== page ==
One of the most senior members of the United States Congress has reportedly introduced draft legislation that would bring federal oversight to the nation’s recently-deregulated sportsbetting industry.

PASPA payoff:

According to a Wednesday report from, United States Senator Orrin Hatch (pictured) from Utah filed his discussion draft last week as federal legislators continue to come to terms with a sector that is blossoming in the wake of May’s invalidation by the United States Supreme Court of the Professional and Amateur Sports Protection Act (PASPA).

Hatch is the most senior Republican in the United States Senate but will be retiring at the end of the month after some 42 years in office. The 84-year-old reportedly voted in favor of PASPA’s passage in 1992 and has been arguing since its revocation earlier this year that the growing domestic sportsbetting industry is in need of federal regulation.

State subjugation: reported that Hatch’s draft legislation would, if passed, permit wagers to be placed on professional and collegiate sports but require states to obtain official permission from the Office of the United States Attorney General before implementing any new laws or regulations on sportsbetting.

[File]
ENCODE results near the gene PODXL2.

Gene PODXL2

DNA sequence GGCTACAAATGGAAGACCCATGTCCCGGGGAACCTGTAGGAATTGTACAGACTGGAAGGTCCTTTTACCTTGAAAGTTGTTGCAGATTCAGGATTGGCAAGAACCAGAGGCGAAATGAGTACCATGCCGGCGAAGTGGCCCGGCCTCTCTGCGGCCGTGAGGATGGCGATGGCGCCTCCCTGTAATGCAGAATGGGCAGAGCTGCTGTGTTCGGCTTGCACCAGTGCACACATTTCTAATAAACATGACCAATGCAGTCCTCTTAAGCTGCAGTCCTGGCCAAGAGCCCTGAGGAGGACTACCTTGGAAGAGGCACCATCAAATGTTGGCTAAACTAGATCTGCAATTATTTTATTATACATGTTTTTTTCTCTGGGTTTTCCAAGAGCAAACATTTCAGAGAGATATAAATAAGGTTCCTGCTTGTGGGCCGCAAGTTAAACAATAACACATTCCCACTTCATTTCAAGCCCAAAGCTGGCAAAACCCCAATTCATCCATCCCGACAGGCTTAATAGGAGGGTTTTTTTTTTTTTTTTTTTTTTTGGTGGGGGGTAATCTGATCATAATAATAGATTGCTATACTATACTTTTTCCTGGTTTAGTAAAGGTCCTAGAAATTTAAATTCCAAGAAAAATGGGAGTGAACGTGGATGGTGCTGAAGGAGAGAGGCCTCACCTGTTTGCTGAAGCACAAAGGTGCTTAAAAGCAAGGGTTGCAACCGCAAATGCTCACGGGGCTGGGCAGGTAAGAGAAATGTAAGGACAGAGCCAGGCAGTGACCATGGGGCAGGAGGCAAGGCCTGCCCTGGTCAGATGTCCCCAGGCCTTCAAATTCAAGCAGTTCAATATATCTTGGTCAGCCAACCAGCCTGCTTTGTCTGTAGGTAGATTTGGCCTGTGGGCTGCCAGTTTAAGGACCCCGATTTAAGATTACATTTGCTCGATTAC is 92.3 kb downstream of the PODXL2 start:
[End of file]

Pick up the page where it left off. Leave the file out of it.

Grading stipulation:

The Republican’s 37-page measure reportedly comes as up to 20 additional states are considering whether to join the likes of Delaware, New Jersey, Mississippi, New Mexico, Rhode Island, Pennsylvania and West Virginia in legalizing sportsbetting. As written, Hatch’s measure would also purportedly compel operators to grade all of their wagers until at least 2023 using official league data and make blackmail, extortion and the placing of bets based on non-public information illegal under the Sports Bribery Act of 1964.

Compact consent: reported that Hatch’s proposal features language designed to address problem gambling and advertising practices while its passage would moreover alter the Wire Act of 1961 so as to make it possible for operators to sign compacts with compatriots in other states.

Data collection:

Finally, reported that the passage of the proposed legislation from the seven-term United States Senator would additionally lead to the establishment of the National Sports Wagering Clearinghouse. This body would purportedly be tasked with looking for signs of corruption by collecting anonymized real-time sportsbetting data including the type, date and amount on every wager placed in the United States.

Proposal ‘not necessary’:

The American Gaming Association recently estimated that punters in the United States spent around $150 billion on sportsbetting in 2017 while the industry body’s Government Relations Vice-President, Chris Cylke, reportedly told that Hatch’s proposed legislation is unnecessary.

Cylke reportedly told…

“Since the [United States] Supreme Court’s ruling in May, the American Gaming Association has consistently maintained that federal legislation regarding sportsbetting is not necessary. That underlying position remains unchanged. At the same time, we remain committed to maintaining an open and constructive dialogue with policymakers considering sportsbetting legislation at any level of government.”